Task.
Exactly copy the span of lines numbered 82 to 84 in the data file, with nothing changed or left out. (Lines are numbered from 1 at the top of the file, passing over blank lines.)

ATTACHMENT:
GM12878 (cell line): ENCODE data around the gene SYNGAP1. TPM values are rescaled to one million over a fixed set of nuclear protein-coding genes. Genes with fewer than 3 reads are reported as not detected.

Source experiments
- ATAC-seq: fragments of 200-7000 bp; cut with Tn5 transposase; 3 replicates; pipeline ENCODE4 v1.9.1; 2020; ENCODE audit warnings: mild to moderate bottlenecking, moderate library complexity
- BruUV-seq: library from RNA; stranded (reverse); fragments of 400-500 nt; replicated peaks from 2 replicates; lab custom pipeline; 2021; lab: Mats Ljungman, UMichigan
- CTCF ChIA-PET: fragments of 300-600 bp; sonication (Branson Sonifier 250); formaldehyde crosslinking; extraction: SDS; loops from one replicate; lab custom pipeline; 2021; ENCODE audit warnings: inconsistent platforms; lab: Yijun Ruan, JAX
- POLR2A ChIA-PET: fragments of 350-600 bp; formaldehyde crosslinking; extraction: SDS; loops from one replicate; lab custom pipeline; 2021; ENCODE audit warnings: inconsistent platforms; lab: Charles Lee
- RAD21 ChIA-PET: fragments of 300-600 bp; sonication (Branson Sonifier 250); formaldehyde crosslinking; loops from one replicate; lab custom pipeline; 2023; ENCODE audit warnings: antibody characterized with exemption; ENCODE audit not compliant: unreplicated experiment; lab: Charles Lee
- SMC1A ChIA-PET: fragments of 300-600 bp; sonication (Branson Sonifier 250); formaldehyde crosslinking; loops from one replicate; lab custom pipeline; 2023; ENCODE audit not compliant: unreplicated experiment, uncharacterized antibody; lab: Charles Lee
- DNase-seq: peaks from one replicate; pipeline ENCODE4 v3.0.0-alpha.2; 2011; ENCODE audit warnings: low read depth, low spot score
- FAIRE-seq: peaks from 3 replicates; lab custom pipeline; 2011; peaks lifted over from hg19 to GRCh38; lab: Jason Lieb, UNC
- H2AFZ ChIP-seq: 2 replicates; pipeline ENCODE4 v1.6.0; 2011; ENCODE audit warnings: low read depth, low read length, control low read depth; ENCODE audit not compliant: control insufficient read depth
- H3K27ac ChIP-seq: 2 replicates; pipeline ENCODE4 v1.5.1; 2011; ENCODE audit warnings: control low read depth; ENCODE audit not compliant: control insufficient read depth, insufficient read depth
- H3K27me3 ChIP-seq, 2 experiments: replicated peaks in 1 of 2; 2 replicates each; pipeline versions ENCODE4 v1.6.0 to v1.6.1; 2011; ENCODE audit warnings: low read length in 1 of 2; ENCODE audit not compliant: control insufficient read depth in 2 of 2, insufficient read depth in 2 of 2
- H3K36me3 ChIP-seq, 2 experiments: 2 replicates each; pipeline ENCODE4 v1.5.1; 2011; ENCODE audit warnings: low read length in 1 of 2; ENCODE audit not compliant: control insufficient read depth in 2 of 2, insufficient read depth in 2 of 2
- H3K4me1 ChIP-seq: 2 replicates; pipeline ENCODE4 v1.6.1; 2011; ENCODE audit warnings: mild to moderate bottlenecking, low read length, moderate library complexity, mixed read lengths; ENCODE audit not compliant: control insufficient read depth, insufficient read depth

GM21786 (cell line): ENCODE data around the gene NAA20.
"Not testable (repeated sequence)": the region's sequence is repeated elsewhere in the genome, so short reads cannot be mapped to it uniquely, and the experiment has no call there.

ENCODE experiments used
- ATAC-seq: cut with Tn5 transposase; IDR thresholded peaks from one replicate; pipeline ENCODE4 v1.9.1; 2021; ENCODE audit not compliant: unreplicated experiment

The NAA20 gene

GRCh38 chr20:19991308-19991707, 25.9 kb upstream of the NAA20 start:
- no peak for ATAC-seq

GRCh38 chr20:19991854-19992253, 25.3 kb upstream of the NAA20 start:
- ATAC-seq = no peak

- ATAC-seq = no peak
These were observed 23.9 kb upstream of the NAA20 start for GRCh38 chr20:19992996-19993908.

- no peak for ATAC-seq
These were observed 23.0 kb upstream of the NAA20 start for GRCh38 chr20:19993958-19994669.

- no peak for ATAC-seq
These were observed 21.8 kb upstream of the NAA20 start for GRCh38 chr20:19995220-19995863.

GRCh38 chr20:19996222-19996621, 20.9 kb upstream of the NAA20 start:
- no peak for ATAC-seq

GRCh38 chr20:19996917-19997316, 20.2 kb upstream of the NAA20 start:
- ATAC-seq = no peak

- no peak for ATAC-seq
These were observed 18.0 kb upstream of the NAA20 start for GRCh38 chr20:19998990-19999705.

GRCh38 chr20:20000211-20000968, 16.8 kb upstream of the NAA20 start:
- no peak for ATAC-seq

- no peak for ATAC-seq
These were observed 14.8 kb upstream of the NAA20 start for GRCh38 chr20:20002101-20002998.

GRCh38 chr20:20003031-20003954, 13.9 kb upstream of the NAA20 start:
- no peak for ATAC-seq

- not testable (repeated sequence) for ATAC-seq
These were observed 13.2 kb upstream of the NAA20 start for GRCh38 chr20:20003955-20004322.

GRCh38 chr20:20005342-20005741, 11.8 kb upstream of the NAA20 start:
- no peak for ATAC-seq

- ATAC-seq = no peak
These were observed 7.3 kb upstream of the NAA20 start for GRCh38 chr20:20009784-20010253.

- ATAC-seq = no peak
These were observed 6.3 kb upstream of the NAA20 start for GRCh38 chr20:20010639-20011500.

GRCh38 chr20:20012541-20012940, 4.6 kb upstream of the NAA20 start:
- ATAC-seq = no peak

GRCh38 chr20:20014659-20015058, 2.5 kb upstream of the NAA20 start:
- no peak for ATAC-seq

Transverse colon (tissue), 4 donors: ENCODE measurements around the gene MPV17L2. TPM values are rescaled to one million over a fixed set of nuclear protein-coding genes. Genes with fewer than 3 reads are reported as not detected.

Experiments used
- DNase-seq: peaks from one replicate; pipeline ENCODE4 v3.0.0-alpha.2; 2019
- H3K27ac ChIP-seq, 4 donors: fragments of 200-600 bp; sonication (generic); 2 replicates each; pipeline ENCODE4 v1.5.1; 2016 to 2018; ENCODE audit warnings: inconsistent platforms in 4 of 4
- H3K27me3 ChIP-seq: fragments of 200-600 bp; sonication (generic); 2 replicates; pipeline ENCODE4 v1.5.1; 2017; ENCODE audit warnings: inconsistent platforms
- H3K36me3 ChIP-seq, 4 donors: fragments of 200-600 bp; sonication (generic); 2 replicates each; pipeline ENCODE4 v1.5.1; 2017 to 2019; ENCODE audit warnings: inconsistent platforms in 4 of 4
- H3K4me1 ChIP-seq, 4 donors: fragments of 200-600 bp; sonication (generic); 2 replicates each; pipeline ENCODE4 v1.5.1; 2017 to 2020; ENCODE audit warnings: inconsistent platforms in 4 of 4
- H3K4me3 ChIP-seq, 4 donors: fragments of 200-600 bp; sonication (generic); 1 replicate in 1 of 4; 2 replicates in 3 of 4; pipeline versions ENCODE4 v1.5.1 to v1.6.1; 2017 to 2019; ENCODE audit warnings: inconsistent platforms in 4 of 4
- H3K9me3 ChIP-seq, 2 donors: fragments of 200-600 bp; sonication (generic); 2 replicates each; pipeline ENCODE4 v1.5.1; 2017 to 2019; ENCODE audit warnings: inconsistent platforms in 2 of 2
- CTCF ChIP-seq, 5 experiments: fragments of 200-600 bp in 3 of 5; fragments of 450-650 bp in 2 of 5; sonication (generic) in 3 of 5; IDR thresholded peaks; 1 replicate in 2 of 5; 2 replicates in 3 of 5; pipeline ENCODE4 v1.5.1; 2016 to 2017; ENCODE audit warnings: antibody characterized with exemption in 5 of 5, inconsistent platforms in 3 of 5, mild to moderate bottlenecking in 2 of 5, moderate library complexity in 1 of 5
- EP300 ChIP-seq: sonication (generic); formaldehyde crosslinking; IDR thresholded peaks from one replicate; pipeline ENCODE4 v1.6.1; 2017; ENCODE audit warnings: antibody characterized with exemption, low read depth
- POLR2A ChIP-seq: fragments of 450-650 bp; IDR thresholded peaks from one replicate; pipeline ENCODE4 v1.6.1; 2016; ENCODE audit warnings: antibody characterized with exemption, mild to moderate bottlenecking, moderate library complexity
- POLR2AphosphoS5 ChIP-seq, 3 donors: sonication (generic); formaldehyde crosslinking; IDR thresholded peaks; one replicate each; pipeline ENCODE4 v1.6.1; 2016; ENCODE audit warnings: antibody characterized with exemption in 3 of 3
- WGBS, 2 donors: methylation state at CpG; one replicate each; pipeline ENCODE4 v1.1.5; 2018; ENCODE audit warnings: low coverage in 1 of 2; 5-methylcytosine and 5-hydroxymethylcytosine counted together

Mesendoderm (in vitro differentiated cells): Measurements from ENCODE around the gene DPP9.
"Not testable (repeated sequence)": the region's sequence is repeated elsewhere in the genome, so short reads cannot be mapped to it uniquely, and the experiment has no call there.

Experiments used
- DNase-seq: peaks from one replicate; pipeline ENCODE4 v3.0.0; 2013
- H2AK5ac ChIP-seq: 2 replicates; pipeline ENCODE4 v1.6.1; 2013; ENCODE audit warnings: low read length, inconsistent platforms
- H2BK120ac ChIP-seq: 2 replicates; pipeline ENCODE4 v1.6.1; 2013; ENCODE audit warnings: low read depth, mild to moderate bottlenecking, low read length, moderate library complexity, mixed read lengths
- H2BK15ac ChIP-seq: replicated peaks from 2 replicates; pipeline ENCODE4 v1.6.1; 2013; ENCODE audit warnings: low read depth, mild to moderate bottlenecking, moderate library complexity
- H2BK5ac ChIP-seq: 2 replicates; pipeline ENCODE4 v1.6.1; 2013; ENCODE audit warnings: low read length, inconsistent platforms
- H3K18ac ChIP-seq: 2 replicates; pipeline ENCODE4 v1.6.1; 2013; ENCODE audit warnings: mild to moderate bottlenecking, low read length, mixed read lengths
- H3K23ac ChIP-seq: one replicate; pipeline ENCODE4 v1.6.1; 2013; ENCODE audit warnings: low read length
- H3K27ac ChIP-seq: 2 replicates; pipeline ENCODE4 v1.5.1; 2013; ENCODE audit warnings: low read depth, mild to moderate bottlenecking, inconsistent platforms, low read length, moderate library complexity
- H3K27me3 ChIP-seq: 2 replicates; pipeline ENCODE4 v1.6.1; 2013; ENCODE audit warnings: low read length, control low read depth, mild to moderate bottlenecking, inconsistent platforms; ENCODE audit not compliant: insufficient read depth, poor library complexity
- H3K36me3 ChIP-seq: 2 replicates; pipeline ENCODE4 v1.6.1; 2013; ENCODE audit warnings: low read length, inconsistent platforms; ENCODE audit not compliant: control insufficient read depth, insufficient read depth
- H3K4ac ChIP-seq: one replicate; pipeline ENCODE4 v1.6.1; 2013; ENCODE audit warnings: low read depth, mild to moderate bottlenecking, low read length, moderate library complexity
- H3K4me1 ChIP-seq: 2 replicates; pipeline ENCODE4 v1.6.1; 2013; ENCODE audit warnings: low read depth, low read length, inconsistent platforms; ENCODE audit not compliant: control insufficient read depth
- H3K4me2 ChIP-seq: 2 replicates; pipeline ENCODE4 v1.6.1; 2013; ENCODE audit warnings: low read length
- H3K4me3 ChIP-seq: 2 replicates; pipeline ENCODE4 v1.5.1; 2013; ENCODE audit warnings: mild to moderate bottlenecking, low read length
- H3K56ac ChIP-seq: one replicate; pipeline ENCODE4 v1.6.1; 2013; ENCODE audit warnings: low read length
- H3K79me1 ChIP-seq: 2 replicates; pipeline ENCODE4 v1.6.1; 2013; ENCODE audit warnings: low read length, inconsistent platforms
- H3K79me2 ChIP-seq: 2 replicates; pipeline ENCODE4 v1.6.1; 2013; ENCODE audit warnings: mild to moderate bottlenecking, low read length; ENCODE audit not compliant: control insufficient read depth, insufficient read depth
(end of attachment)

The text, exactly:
- H3K4ac ChIP-seq: one replicate; pipeline ENCODE4 v1.6.1; 2013; ENCODE audit warnings: low read depth, mild to moderate bottlenecking, low read length, moderate library complexity
- H3K4me1 ChIP-seq: 2 replicates; pipeline ENCODE4 v1.6.1; 2013; ENCODE audit warnings: low read depth, low read length, inconsistent platforms; ENCODE audit not compliant: control insufficient read depth
- H3K4me2 ChIP-seq: 2 replicates; pipeline ENCODE4 v1.6.1; 2013; ENCODE audit warnings: low read length